The experience of British civilians under day and night bombing raids during ‘The Blitz’ of 1940-41 had shown the Australian public the importance of having an organised Air Raid Precautions (ARP) system. The first ARP first-aid post organised by civil volunteers in Brisbane was at the recreation hall of the old St. John’s Wood homestead in suburb of St. John’s Wood (Ashgrove). A small number of governmental ARP stations or post were already established throughout Brisbane. The St. John’s Wood ARP post was established on 17 May 1941. It was officially opened by the Chairman of Queensland Ambulance Transport Brigade (QATB) Mr. W. Richardson.
With the war so far away in Europe, Greece and the Middle East, ARP defences for Brisbane had received minimal interest prior to May 1941. On 3 May 1941, The Courier Mail had reported, “ recent war developments give added emphasis to the foresight of St. John’s Wood in establishing its own A.R.P. first-aid station.” These developments were most likely the ‘London ‘Blitz’ (began 7 September 1940) followed by ‘The Blitz’ on other British cities that began in mid-November 1940 and ended 16 May 1941, plus the destruction of Yugoslavia’s capital Belgrade by the Luftwaffe (‘Operation Punishment’) on 6-8 April 1941 that saw 17,000 killed. Increasing fear of Japan entering the war meant that many people expected that Australia would suffer similar bombing raids.
To inaugurate Brisbane’s first ARP first-aid post, a parade of interested, local organisations was held on the Saturday afternoon of 17 May at the St. John’s Wood police station. Air raid wardens from Ashgrove, Kelvin Grove, Ithaca, Bardon and Red Hill, the Returned Soldiers’ League Volunteer Defence Corps (VDC), the Metropolitan Ambulance and Fire Brigades, the Ashgrove and Ithaca Junior Red Cross and the 1st Company, (Anglican) British Boys Brigade marched in the parade. The parade commenced at 3 PM and was led by the band of the Boy’s Brigade and drum and fife bands from Ashgrove, Ithaca Creek and Oakleigh State Schools. This march was to advertise the role of the ARP and to attract new volunteers. The march commenced at the police station and proceeded along Jubilee Terrace and concluded at the recreation hall of the old St. John’s Wood homestead in Laird Street.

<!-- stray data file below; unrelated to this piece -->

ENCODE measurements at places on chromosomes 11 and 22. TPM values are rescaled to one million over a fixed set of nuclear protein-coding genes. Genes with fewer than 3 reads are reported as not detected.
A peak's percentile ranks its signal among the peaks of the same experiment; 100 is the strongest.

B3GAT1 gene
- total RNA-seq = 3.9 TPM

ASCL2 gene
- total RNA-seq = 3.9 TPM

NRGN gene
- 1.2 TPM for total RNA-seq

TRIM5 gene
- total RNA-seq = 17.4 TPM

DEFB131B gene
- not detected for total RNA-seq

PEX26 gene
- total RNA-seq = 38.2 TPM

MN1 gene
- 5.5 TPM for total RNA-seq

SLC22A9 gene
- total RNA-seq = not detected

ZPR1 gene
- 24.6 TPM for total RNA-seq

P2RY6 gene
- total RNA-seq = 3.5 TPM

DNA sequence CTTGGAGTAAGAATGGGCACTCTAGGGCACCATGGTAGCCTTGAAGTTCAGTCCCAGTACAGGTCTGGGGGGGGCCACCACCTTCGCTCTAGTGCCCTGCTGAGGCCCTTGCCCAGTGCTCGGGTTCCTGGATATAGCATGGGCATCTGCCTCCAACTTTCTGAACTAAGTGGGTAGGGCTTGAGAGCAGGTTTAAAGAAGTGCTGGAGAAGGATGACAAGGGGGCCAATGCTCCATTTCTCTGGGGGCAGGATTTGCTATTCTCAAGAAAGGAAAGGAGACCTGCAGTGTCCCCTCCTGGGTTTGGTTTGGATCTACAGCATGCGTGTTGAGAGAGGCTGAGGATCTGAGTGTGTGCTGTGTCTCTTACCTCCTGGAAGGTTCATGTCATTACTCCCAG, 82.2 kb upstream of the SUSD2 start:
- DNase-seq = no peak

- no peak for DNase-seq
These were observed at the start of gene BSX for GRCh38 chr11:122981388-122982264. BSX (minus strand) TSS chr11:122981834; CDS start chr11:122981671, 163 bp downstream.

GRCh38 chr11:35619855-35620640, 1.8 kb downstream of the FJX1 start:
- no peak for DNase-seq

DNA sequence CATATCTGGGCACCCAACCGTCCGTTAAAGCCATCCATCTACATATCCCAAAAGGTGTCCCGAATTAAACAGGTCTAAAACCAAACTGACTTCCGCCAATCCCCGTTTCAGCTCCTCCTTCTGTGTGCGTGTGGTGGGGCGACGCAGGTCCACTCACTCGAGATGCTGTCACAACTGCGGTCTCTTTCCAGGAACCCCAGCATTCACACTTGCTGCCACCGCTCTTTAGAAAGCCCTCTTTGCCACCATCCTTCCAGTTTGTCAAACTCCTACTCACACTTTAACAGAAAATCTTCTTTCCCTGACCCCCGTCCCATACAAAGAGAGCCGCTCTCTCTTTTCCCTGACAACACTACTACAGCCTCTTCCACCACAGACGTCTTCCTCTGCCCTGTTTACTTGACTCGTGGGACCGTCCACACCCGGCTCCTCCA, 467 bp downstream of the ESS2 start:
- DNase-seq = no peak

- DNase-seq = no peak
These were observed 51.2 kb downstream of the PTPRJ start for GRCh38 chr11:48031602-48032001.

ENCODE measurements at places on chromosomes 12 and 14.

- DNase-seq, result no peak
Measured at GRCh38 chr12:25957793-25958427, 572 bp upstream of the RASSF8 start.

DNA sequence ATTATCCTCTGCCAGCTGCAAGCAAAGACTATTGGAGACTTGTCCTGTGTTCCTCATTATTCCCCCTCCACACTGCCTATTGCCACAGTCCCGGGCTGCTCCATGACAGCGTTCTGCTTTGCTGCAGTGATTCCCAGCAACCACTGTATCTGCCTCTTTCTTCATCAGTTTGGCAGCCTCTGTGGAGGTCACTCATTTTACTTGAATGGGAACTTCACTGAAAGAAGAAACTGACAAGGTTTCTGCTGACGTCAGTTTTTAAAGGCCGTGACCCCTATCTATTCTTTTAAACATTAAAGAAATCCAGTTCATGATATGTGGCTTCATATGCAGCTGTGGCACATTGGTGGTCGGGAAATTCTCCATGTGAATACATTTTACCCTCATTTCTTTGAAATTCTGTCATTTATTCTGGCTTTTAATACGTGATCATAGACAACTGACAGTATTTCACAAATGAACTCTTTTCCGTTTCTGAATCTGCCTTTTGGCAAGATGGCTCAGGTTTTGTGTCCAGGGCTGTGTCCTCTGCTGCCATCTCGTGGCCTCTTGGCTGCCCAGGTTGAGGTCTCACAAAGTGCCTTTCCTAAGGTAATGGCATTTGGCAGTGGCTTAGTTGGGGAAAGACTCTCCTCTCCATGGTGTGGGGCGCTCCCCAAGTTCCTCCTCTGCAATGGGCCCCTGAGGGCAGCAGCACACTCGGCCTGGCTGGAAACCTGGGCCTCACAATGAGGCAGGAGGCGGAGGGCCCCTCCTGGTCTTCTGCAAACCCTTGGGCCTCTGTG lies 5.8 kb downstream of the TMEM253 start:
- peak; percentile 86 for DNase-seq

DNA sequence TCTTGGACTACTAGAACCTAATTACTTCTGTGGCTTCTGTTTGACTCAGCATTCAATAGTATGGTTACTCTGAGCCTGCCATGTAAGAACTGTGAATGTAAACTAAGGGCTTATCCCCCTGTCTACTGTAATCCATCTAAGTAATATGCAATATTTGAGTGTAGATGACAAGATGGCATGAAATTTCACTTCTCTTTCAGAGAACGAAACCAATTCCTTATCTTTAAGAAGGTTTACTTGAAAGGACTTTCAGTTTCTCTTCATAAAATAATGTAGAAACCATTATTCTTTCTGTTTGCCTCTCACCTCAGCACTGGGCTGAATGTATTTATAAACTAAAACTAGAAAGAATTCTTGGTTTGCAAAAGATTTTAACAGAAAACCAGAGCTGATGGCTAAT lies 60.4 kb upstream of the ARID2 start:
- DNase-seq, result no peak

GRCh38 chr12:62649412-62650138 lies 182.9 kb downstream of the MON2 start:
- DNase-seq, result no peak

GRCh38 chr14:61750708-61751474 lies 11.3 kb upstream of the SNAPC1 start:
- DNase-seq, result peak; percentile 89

There were other, scattered ARP first-aid posts in existence prior to May 1941, which the state government, utilising its own police, fire and ambulance personnel, had established and equipped. The Queensland Government issued ARP wardens their equipment. It comprised an ARP identification pin, a rubber gas mask with a canvas carry bag, a wooden air raid warning rattle or clacker and a white British Army-pattern tin helmet with the letter ‘W’ painted on the front. The nearest government-run ARP post to St. John’s Wood was located at the Ashgrove Public Hall.
The St. John’s Wood ARP post was a new concept as community-based volunteers who provided both expertise and some of the required equipment ran it. Mr. W.R. Johnstone, a resident of Piddington Street, established this new ARP post. He paid to equip the first-aid centre and Mr. E.A. Hawkins of Clayfield arranged premises in a room of the St. John’s Wood Hall. Local registered nurse G. Wright offered to staff the centre, while her husband R.J. Weight offered his car as a temporary ambulance. Other local residents also volunteered their own cars and trucks and Mr. C.W. Bellingham lectured on first-aid.
The ARP first-aid post initially used for training purposes the small, hardcover textbook First Aid to the Injured produced by the St. John Ambulance Association in 1940. In its thirteenth edition, Watson, Ferguson & Company reprinted this British textbook in Brisbane. It had its printing works in Stanley Street, South Brisbane. The book was replaced in December 1942 by First Aid in Civil Defence – Civil Defence Handbook Number 3 issued by the Commonwealth’s Minister for Home Security. This handbook contained two pages of supplementary notes that were for the specific use of Queensland’s Civil Defence Organisation.